Joseph N. Esposito, lighthouse historian and preservationist and for more than nine years the caretaker of New York’s Staten Island Lighthouse, was recognized on April 18, 2001 by the Coast Guard in a citation awarded for meritorious service. Esposito had to step down from the volunteer position due to medical problems. Reflecting on the end of his lighthouse duties, Esposito says, “I feel like I’ve lost a dear friend.”
The Certificate of Merit from Rear Admiral Richard E. Bennis, U.S. Coast Guard Activities, New York, stated that the 62-year-old Esposito’s “hard work on this proud remnant of Staten Island and Coast Guard history is sincerely appreciated...” and goes on to say that Esposito has “upheld the highest traditions of the United States Coast Guard.”
Esposito returns the compliment, saying, “The Coast Guard was good to me. They would always send me whatever I needed to help out with this light. They would always say that I was part of the team. That made me feel good.”
Esposito is a master electrician, carpenter and mason by trade. Back in 1992 after major Coast Guard budget cuts, he asked about the possibility of becoming the caretaker of the lighthouse. Esposito submitted his resumé and soon had the keys to the tower. “He’s been wonderful,” Rear Admiral Bennis told the New York Times. “We were lean and mean and we needed someone to take care of the place.”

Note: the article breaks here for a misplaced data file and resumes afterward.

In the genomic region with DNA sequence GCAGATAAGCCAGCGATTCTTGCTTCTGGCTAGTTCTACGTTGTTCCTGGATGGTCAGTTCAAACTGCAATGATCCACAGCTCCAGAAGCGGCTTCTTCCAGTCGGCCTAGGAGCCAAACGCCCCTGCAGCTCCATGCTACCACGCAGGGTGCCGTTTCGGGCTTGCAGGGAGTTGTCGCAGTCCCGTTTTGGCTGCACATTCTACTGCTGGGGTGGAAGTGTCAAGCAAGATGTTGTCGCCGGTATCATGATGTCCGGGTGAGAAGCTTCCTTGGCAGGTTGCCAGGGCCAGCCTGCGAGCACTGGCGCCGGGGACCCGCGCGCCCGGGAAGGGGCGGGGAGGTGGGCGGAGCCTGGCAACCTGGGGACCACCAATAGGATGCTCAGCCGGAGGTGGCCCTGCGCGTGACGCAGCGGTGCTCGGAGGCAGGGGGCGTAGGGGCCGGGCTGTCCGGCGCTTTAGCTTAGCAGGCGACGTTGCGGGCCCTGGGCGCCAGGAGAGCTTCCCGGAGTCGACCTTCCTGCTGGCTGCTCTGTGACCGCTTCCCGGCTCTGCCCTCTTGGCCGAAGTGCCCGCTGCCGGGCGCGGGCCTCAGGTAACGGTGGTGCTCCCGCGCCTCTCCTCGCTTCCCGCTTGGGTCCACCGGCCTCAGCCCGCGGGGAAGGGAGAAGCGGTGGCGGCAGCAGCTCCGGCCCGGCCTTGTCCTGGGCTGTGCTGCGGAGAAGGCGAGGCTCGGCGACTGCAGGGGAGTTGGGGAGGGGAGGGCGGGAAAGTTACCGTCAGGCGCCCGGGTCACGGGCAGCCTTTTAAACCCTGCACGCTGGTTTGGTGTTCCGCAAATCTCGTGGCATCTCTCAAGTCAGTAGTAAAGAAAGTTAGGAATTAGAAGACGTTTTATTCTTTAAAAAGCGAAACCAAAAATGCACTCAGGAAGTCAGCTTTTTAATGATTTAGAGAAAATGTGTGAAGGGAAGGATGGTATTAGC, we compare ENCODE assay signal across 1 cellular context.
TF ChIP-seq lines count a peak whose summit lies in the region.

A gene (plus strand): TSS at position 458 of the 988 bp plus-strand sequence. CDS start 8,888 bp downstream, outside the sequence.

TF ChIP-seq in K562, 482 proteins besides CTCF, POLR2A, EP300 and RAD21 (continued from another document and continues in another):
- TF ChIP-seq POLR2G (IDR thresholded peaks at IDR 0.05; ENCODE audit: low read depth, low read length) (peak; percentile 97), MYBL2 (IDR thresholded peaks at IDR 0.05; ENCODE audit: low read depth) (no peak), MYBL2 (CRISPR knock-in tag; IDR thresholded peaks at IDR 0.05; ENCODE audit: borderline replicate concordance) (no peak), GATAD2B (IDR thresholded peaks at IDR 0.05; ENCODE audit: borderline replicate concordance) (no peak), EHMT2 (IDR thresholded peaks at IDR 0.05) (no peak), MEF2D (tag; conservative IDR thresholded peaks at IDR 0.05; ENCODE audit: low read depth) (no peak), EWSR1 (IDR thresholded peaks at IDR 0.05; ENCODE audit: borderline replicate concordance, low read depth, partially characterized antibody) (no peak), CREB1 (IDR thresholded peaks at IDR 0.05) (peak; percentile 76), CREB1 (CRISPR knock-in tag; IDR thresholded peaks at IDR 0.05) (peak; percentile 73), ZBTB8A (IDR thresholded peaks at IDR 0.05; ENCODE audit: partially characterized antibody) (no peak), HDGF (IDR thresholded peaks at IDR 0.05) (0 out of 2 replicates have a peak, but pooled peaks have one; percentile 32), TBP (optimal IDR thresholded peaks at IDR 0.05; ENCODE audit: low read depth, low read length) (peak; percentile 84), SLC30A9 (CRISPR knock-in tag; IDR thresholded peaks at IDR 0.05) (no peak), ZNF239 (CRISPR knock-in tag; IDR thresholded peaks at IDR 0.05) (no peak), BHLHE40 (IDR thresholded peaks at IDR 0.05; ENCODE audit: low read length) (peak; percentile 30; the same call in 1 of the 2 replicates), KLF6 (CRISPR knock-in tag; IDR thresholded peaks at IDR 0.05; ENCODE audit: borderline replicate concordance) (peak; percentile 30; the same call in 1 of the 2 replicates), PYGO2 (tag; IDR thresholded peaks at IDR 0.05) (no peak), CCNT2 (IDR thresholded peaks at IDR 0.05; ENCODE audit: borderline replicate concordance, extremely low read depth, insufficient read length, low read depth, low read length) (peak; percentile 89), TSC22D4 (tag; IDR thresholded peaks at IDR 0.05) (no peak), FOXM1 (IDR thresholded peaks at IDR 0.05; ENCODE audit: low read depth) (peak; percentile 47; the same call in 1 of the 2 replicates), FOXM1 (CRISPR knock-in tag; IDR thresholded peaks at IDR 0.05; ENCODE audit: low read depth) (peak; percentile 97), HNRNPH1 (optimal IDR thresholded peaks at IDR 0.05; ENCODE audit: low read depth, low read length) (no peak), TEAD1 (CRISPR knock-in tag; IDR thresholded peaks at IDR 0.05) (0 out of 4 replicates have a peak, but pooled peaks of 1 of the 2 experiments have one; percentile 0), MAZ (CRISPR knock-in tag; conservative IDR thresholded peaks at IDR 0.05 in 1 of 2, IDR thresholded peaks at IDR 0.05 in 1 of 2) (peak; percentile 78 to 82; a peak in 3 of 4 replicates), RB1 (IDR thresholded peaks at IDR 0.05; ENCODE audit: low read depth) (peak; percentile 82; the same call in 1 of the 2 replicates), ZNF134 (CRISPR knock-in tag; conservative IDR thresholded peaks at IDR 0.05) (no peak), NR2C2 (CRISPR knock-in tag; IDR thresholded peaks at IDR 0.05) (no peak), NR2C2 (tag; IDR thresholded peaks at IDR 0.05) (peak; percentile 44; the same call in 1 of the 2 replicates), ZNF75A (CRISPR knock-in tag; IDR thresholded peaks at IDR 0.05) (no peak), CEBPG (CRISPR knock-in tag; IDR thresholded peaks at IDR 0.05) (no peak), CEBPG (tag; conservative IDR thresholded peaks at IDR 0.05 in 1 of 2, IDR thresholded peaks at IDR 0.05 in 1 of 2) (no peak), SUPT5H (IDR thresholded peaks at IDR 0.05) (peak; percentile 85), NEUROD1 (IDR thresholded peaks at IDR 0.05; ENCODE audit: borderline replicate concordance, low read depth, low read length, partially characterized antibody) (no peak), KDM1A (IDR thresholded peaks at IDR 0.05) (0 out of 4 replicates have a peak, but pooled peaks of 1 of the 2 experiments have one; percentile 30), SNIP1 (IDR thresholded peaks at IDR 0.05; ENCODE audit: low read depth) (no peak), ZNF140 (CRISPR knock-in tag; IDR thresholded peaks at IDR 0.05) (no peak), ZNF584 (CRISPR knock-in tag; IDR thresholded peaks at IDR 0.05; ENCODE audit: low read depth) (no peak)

During his years as caretaker Esposito did everything from cutting the small patch of grass around the tower to explaining the station’s history to visitors, as well as making sure the light was operating 24 hours a day. On the rare occasions that the light went out, residents of Lighthouse Hill would quickly let Esposito know and he would fix whatever needed fixing.
The handsome buff-colored 90-foot Staten Island tower was designated a New York City Landmark in 1968 and is one of the last brick lighthouses built in the United States. Esposito told the New York Times, “I’m gonna miss her. She’s the only one like it in the world.” Staten Island Light serves as a rear range light with the West Bank Lighthouse, guiding vessels into the bay. The lighthouse is in good condition inside and out, and Esposito says, “Every time I stepped in it, I was going back in time to 1912.”
For many years Joe Esposito has also constructed some of the most detailed lighthouse replicas in existence. He says he makes the models “so I can see the light when I can’t really be there.” In 1992 he spent three months completing a three-foot seven-inch model of Staten Island Lighthouse, and he recently donated the model to Staten Island’s National Lighthouse Museum, still in the formative stages.
It isn’t clear whether or not the Coast Guard will designate a new caretaker for Staten Island Lighthouse or simply do the work themselves. What is clear is that Joe Esposito’s name will long remain tied to this important piece of New York and American lighthouse history. He has “kept a good light” in the best tradition of the Coast Guard.
This story appeared in the
August 2001 edition of Lighthouse Digest Magazine. The print edition contains more stories than our internet edition, and each story generally contains more photographs - often many more - in the print edition. For subscription information about the print edition, click here.
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